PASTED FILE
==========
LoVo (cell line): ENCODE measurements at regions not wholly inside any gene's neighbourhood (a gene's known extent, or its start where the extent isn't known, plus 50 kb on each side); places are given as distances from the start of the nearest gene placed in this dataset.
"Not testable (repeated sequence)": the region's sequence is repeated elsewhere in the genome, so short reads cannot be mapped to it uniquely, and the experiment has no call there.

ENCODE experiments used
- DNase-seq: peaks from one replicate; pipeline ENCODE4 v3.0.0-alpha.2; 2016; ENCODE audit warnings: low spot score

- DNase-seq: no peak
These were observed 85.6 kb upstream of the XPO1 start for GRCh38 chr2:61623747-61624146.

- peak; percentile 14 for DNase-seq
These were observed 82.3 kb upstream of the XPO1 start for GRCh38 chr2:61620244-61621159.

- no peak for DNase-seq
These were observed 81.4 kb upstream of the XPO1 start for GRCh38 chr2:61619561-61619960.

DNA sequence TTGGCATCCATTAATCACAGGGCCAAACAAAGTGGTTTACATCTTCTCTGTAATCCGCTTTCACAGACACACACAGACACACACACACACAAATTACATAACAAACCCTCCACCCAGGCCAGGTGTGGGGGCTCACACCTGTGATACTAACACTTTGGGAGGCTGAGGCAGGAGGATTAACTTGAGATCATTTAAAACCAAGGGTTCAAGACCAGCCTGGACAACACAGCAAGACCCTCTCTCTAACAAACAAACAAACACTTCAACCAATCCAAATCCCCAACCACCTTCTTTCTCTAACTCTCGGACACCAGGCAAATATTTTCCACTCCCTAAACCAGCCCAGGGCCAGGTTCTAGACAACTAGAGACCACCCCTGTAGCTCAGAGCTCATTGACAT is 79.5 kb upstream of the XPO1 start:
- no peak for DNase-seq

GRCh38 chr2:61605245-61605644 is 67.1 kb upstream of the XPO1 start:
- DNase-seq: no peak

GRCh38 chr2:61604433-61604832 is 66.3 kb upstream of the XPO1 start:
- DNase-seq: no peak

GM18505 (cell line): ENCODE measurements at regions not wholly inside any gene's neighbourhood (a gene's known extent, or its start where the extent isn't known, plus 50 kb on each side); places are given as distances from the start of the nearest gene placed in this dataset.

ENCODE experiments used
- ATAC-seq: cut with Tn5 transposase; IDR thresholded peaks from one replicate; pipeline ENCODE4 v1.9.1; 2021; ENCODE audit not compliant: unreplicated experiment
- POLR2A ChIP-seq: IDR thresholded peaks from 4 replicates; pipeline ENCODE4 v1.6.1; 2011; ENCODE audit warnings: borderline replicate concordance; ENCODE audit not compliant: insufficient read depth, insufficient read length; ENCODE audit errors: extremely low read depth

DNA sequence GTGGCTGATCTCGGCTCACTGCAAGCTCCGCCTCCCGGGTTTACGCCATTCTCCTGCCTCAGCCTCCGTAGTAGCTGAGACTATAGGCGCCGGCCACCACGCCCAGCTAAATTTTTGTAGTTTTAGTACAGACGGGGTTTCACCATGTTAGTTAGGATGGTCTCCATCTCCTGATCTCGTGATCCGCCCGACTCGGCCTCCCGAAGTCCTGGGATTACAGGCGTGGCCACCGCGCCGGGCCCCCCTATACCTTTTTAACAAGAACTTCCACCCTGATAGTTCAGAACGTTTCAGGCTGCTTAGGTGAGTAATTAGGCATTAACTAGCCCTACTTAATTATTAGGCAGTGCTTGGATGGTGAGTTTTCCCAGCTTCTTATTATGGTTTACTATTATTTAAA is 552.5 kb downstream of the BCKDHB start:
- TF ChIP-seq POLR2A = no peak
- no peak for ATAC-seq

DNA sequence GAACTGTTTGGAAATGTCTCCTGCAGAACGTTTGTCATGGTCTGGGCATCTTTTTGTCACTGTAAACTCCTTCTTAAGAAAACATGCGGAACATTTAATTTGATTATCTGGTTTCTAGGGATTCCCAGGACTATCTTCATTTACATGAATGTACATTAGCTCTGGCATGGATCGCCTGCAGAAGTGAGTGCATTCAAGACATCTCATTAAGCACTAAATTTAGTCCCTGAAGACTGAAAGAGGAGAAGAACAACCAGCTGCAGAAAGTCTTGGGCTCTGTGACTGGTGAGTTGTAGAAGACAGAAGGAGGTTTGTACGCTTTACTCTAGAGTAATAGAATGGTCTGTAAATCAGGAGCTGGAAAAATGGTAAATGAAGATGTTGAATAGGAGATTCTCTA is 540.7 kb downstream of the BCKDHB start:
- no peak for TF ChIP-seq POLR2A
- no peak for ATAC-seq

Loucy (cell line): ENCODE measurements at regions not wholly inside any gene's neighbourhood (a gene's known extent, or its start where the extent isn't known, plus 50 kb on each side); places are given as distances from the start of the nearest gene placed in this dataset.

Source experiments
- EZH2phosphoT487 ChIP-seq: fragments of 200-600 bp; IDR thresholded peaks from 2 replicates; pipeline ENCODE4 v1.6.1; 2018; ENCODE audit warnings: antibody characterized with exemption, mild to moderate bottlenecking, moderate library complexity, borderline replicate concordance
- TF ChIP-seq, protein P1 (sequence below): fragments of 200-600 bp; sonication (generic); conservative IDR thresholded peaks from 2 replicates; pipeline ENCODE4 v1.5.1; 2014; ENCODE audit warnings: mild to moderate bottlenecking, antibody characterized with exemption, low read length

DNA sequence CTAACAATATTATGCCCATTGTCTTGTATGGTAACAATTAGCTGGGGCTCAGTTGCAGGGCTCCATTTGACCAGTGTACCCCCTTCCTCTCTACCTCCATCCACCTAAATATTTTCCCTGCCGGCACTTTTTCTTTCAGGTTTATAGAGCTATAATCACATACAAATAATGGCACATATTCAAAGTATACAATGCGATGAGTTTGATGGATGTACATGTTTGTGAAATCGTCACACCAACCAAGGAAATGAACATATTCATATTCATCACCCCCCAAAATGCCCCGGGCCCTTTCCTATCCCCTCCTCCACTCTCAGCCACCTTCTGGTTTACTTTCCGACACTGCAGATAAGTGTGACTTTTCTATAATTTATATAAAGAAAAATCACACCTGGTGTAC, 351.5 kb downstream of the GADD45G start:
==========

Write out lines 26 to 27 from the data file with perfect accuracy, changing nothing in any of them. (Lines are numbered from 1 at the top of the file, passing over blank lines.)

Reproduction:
- no peak for ATAC-seq

Loucy (cell line): ENCODE measurements at regions not wholly inside any gene's neighbourhood (a gene's known extent, or its start where the extent isn't known, plus 50 kb on each side); places are given as distances from the start of the nearest gene placed in this dataset.